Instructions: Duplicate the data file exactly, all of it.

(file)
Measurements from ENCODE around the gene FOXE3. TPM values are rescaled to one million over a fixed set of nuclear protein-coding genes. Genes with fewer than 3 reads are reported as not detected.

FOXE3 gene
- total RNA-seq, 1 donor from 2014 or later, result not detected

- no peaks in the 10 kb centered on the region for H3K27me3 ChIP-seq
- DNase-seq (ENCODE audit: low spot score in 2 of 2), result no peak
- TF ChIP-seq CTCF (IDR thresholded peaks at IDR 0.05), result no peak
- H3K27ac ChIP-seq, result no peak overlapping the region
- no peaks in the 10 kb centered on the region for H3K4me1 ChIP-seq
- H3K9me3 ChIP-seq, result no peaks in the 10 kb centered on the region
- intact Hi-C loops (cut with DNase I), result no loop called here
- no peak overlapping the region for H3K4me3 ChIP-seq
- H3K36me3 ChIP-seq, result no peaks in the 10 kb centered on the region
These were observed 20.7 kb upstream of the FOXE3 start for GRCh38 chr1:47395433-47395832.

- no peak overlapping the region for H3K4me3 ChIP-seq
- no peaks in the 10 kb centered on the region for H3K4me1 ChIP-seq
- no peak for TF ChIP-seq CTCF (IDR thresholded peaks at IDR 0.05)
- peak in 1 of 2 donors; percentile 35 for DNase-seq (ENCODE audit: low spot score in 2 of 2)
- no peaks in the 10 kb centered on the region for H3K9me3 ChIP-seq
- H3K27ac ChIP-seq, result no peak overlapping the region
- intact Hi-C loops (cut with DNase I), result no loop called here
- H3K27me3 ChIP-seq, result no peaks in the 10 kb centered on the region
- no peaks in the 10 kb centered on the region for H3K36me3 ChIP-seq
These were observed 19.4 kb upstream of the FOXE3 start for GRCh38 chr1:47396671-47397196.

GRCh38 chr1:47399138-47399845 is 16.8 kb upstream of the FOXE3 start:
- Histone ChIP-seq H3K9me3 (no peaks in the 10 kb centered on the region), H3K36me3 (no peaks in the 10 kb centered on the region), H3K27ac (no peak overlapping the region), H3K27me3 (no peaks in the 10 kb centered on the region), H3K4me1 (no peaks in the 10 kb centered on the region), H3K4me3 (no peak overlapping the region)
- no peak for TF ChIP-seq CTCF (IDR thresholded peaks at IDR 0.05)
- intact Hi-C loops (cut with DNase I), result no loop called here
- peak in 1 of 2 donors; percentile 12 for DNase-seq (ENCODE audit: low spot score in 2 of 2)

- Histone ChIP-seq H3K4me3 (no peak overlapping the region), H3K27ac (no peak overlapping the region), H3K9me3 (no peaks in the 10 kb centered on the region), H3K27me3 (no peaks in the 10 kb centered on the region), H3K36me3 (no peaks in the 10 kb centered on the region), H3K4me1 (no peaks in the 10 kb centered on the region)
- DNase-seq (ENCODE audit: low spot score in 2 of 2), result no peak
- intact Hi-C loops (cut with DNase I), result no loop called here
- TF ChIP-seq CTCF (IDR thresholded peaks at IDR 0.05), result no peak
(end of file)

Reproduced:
Measurements from ENCODE around the gene FOXE3. TPM values are rescaled to one million over a fixed set of nuclear protein-coding genes. Genes with fewer than 3 reads are reported as not detected.

FOXE3 gene
- total RNA-seq, 1 donor from 2014 or later, result not detected

- no peaks in the 10 kb centered on the region for H3K27me3 ChIP-seq
- DNase-seq (ENCODE audit: low spot score in 2 of 2), result no peak
- TF ChIP-seq CTCF (IDR thresholded peaks at IDR 0.05), result no peak
- H3K27ac ChIP-seq, result no peak overlapping the region
- no peaks in the 10 kb centered on the region for H3K4me1 ChIP-seq
- H3K9me3 ChIP-seq, result no peaks in the 10 kb centered on the region
- intact Hi-C loops (cut with DNase I), result no loop called here
- no peak overlapping the region for H3K4me3 ChIP-seq
- H3K36me3 ChIP-seq, result no peaks in the 10 kb centered on the region
These were observed 20.7 kb upstream of the FOXE3 start for GRCh38 chr1:47395433-47395832.

- no peak overlapping the region for H3K4me3 ChIP-seq
- no peaks in the 10 kb centered on the region for H3K4me1 ChIP-seq
- no peak for TF ChIP-seq CTCF (IDR thresholded peaks at IDR 0.05)
- peak in 1 of 2 donors; percentile 35 for DNase-seq (ENCODE audit: low spot score in 2 of 2)
- no peaks in the 10 kb centered on the region for H3K9me3 ChIP-seq
- H3K27ac ChIP-seq, result no peak overlapping the region
- intact Hi-C loops (cut with DNase I), result no loop called here
- H3K27me3 ChIP-seq, result no peaks in the 10 kb centered on the region
- no peaks in the 10 kb centered on the region for H3K36me3 ChIP-seq
These were observed 19.4 kb upstream of the FOXE3 start for GRCh38 chr1:47396671-47397196.

GRCh38 chr1:47399138-47399845 is 16.8 kb upstream of the FOXE3 start:
- Histone ChIP-seq H3K9me3 (no peaks in the 10 kb centered on the region), H3K36me3 (no peaks in the 10 kb centered on the region), H3K27ac (no peak overlapping the region), H3K27me3 (no peaks in the 10 kb centered on the region), H3K4me1 (no peaks in the 10 kb centered on the region), H3K4me3 (no peak overlapping the region)
- no peak for TF ChIP-seq CTCF (IDR thresholded peaks at IDR 0.05)
- intact Hi-C loops (cut with DNase I), result no loop called here
- peak in 1 of 2 donors; percentile 12 for DNase-seq (ENCODE audit: low spot score in 2 of 2)

- Histone ChIP-seq H3K4me3 (no peak overlapping the region), H3K27ac (no peak overlapping the region), H3K9me3 (no peaks in the 10 kb centered on the region), H3K27me3 (no peaks in the 10 kb centered on the region), H3K36me3 (no peaks in the 10 kb centered on the region), H3K4me1 (no peaks in the 10 kb centered on the region)
- DNase-seq (ENCODE audit: low spot score in 2 of 2), result no peak
- intact Hi-C loops (cut with DNase I), result no loop called here
- TF ChIP-seq CTCF (IDR thresholded peaks at IDR 0.05), result no peak